Possibility and Injustice/Bias in AI Transfer Learning

Original CCSWG Discussion

This is a "code critique" posted in the 2020 Critical Code Studies Working Group, on how transfer learning in artificial intelligence opens up philosophical conversations on ontological emergence while dramatizing the social and cultural costs of using pre-trained neural networks. As a case in point, it looks at a simple implementation of transfer learning using Google's Tensor Flow framework.

Author/s: Tensor Flow

Language/s: Python, NumPy, TensorFlow, Keras, TensorFlow Hub

Year/s of development: Current Learning Materials at tensorflow.org

Location of code: https://www.tensorflow.org/tutorials/images/transfer_learning_with_hub


In machine learning with neural networks, the practice of transfer learning uses one network trained for one task on another related but different task, without fully retraining the original network. This approach works in practice and it seems to mirror how humans use previous experience to learn new tasks. The learning of the new task in ML could then be thought of as “emergent” behavior, as the network classifies new input data under new categories.

There are lots of possibilities for philosophical reflection on this emergent behavior, although, transfer learning can also more clearly demonstrate how machine learning can be biased in potentially dangerous or unjust ways. In fact, in some of the early papers on multi-task and transfer learning, learning outcomes improve when ML learns with “bias”, a fact wholly accepted by the authors (see for example, R. Caruana, “Multitask Learning”. Machine Learning, vol. 28, 1997, p. 44).

That some bias is necessary in learning or knowledge production is an insight that philosophers have also come to understand through science studies and much contemporary thought. But this does not remove the potential danger or injustice. Consider an example of a transfer learning of possibility in multilingual language learning. Similarly, consider a transfer learning of injustice in facial recognition. These are possibilities and injustices that are present in neural networks in general. The code I would like to consider more fully dramatizes this bias however.

The code to consider comes from an ML tutorial on the TensorFlow.org website. TensorFlow is a higher level programming framework for neural network-based ML. Interestingly, this tutorial uses TensorFlow Hub, a repository of reusable, pre-trained models. In some ways, this repository provides a central gesture of transfer learning made into a new software platform.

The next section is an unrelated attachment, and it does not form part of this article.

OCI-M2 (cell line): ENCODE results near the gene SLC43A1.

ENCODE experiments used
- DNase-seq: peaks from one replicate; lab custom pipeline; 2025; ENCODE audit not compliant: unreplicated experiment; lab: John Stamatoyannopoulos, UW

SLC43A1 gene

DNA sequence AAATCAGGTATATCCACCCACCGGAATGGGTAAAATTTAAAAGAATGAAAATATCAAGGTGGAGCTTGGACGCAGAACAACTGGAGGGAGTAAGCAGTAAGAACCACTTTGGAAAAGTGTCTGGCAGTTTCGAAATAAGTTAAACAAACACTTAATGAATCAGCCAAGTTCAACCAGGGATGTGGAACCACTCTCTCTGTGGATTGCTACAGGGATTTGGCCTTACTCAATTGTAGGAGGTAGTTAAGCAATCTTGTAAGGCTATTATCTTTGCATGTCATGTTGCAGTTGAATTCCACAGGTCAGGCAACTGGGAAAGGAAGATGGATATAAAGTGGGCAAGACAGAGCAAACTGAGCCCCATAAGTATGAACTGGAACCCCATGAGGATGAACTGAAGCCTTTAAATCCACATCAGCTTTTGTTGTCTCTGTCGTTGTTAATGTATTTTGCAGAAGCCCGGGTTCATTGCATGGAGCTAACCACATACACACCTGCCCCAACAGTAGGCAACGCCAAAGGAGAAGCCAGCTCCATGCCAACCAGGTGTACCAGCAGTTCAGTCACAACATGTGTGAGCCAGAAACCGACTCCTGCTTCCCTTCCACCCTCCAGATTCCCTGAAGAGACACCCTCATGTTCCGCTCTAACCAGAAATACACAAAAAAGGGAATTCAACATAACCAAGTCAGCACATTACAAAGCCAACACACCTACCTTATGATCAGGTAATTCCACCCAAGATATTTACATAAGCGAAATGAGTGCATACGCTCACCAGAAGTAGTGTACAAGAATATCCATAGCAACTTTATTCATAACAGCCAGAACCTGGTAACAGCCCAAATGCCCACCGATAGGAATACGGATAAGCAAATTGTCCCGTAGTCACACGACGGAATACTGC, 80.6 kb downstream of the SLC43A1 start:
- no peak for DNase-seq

To demonstrate the disconnect and potential bias between the classifying task of the originally trained network and the transfer network applied to a new, related task, consider first of all that the pre-trained model from this repository of models is loaded and configured with just 3 lines of code:

classifier_url ="https://tfhub.dev/google/tf2-preview/mobilenet_v2/classification/2" #@param {type:"string"}

IMAGE_SHAPE = (224, 224)

classifier = tf.keras.Sequential([
    hub.KerasLayer(classifier_url, input_shape=IMAGE_SHAPE+(3,))

Secondly, in the beginning of the tutorial, a photograph of Grace Hopper, the famous woman in technology, is fed in as test data after establishing the transfer-learned network. Bias of the original network is shown by the fact that the new network classifies the image as “military uniform” (That Dr. Hopper is wearing) rather than “Grace Hopper” or “Important early computer scientist”, etc.

Following through the tutorial, a pre-trained network is loaded for a second example and its network weights are explicitly set not to be trained further (the whole point of transfer learning is to not have to retrain them):

feature_extractor_layer.trainable = False

Only, the final layer of the network is removed and a classifying layer (a “classification head”) for recognizing flower species is configured as the penultimate set of nodes.

model = tf.keras.Sequential([
  layers.Dense(image_data.num_classes, activation='softmax')

Until in the tutorial the network is modified further, adding the classification head, the flower detection is not as “accurate”. So in this case, the neural network is potentially unjust until accurate. That the recognition is first inaccurate in this case shows the limitations of transfer learning. But after adding the classification head, the network identifies most of the flowers accurately. Herein lies transfer learning’s philosophical possibility, but this possibility has its own limitations.